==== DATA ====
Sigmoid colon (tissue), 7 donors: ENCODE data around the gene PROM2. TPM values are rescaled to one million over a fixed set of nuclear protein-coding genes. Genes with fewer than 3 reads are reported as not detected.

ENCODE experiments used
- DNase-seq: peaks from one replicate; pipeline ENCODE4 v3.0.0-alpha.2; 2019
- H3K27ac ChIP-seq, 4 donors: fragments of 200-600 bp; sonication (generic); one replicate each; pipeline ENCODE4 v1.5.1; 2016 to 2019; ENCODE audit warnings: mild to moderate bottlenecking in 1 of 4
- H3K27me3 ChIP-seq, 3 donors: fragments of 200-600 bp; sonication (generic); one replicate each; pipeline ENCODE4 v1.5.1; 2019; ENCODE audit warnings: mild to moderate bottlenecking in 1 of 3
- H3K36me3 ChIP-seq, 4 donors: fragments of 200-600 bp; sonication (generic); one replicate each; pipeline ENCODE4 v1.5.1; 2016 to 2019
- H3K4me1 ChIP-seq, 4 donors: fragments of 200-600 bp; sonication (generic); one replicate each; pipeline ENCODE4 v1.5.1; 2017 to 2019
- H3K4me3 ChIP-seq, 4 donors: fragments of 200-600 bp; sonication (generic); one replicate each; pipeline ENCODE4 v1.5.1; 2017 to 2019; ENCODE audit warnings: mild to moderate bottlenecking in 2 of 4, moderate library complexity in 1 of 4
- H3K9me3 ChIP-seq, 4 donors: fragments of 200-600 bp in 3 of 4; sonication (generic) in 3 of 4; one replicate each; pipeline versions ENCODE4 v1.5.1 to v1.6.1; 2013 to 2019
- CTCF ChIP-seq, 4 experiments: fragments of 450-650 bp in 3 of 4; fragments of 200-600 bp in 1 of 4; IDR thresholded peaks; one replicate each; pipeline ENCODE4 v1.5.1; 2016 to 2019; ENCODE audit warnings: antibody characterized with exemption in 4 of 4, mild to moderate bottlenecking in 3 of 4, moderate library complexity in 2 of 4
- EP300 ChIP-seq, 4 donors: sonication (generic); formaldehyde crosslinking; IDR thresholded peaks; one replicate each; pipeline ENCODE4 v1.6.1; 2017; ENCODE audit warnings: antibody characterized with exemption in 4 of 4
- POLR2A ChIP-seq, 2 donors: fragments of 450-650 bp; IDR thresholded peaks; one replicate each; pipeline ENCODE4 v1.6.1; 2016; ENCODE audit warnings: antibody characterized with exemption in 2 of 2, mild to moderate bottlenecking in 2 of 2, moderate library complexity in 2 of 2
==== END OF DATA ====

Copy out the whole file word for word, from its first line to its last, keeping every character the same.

Sigmoid colon (tissue), 7 donors: ENCODE data around the gene PROM2. TPM values are rescaled to one million over a fixed set of nuclear protein-coding genes. Genes with fewer than 3 reads are reported as not detected.

ENCODE experiments used
- DNase-seq: peaks from one replicate; pipeline ENCODE4 v3.0.0-alpha.2; 2019
- H3K27ac ChIP-seq, 4 donors: fragments of 200-600 bp; sonication (generic); one replicate each; pipeline ENCODE4 v1.5.1; 2016 to 2019; ENCODE audit warnings: mild to moderate bottlenecking in 1 of 4
- H3K27me3 ChIP-seq, 3 donors: fragments of 200-600 bp; sonication (generic); one replicate each; pipeline ENCODE4 v1.5.1; 2019; ENCODE audit warnings: mild to moderate bottlenecking in 1 of 3
- H3K36me3 ChIP-seq, 4 donors: fragments of 200-600 bp; sonication (generic); one replicate each; pipeline ENCODE4 v1.5.1; 2016 to 2019
- H3K4me1 ChIP-seq, 4 donors: fragments of 200-600 bp; sonication (generic); one replicate each; pipeline ENCODE4 v1.5.1; 2017 to 2019
- H3K4me3 ChIP-seq, 4 donors: fragments of 200-600 bp; sonication (generic); one replicate each; pipeline ENCODE4 v1.5.1; 2017 to 2019; ENCODE audit warnings: mild to moderate bottlenecking in 2 of 4, moderate library complexity in 1 of 4
- H3K9me3 ChIP-seq, 4 donors: fragments of 200-600 bp in 3 of 4; sonication (generic) in 3 of 4; one replicate each; pipeline versions ENCODE4 v1.5.1 to v1.6.1; 2013 to 2019
- CTCF ChIP-seq, 4 experiments: fragments of 450-650 bp in 3 of 4; fragments of 200-600 bp in 1 of 4; IDR thresholded peaks; one replicate each; pipeline ENCODE4 v1.5.1; 2016 to 2019; ENCODE audit warnings: antibody characterized with exemption in 4 of 4, mild to moderate bottlenecking in 3 of 4, moderate library complexity in 2 of 4
- EP300 ChIP-seq, 4 donors: sonication (generic); formaldehyde crosslinking; IDR thresholded peaks; one replicate each; pipeline ENCODE4 v1.6.1; 2017; ENCODE audit warnings: antibody characterized with exemption in 4 of 4
- POLR2A ChIP-seq, 2 donors: fragments of 450-650 bp; IDR thresholded peaks; one replicate each; pipeline ENCODE4 v1.6.1; 2016; ENCODE audit warnings: antibody characterized with exemption in 2 of 2, mild to moderate bottlenecking in 2 of 2, moderate library complexity in 2 of 2